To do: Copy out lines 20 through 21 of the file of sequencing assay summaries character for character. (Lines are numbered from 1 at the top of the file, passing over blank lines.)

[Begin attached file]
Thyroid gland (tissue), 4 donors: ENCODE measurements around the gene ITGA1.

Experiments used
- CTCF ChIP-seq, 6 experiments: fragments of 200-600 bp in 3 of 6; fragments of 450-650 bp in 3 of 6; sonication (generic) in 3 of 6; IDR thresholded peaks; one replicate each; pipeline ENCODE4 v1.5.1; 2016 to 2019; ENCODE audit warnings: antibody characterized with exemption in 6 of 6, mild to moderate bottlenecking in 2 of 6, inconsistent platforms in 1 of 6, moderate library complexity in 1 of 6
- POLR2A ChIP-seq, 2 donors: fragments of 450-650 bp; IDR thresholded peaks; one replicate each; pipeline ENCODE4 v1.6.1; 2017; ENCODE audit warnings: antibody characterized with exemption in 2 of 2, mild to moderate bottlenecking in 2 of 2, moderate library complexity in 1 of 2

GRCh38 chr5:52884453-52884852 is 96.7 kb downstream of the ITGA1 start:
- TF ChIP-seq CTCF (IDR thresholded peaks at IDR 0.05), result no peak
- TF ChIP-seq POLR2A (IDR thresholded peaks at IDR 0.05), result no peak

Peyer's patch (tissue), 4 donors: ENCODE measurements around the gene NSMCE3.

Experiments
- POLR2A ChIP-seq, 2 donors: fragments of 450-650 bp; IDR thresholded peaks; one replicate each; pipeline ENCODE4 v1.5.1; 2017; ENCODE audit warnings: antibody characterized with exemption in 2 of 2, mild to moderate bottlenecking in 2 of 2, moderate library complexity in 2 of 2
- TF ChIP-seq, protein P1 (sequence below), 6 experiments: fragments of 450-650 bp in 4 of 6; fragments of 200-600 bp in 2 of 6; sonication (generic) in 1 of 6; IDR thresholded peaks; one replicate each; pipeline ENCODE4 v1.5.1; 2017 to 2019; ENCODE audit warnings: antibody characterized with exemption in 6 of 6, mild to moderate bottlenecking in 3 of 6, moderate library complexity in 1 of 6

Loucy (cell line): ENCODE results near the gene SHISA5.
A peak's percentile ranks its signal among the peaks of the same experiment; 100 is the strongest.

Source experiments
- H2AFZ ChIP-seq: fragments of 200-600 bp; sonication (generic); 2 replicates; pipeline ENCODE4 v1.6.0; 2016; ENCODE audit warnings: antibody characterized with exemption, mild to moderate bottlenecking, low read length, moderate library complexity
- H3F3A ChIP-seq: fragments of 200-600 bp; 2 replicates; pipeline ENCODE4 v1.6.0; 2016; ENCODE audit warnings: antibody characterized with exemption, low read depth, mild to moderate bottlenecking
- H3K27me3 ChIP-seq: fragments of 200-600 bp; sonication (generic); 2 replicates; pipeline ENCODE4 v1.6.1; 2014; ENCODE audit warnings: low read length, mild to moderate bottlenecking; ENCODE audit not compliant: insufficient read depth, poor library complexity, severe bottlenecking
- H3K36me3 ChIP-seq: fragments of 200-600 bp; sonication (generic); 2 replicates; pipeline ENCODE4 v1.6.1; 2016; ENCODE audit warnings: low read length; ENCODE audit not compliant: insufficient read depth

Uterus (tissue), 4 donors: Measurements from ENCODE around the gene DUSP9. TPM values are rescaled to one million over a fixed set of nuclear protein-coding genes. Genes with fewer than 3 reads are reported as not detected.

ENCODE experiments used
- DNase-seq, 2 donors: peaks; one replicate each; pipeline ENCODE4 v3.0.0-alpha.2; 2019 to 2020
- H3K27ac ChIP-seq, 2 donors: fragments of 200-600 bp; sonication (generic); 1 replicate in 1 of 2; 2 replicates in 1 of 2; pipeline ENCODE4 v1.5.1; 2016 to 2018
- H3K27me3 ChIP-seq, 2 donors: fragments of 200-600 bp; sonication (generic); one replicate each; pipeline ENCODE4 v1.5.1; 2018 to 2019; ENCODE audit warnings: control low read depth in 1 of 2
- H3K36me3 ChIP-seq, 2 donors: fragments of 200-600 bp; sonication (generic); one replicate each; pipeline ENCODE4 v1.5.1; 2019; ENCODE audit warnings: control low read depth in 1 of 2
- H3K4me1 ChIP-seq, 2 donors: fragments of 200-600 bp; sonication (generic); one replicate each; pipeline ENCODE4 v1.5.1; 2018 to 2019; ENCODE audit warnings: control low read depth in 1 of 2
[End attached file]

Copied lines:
ENCODE experiments used
- DNase-seq, 2 donors: peaks; one replicate each; pipeline ENCODE4 v3.0.0-alpha.2; 2019 to 2020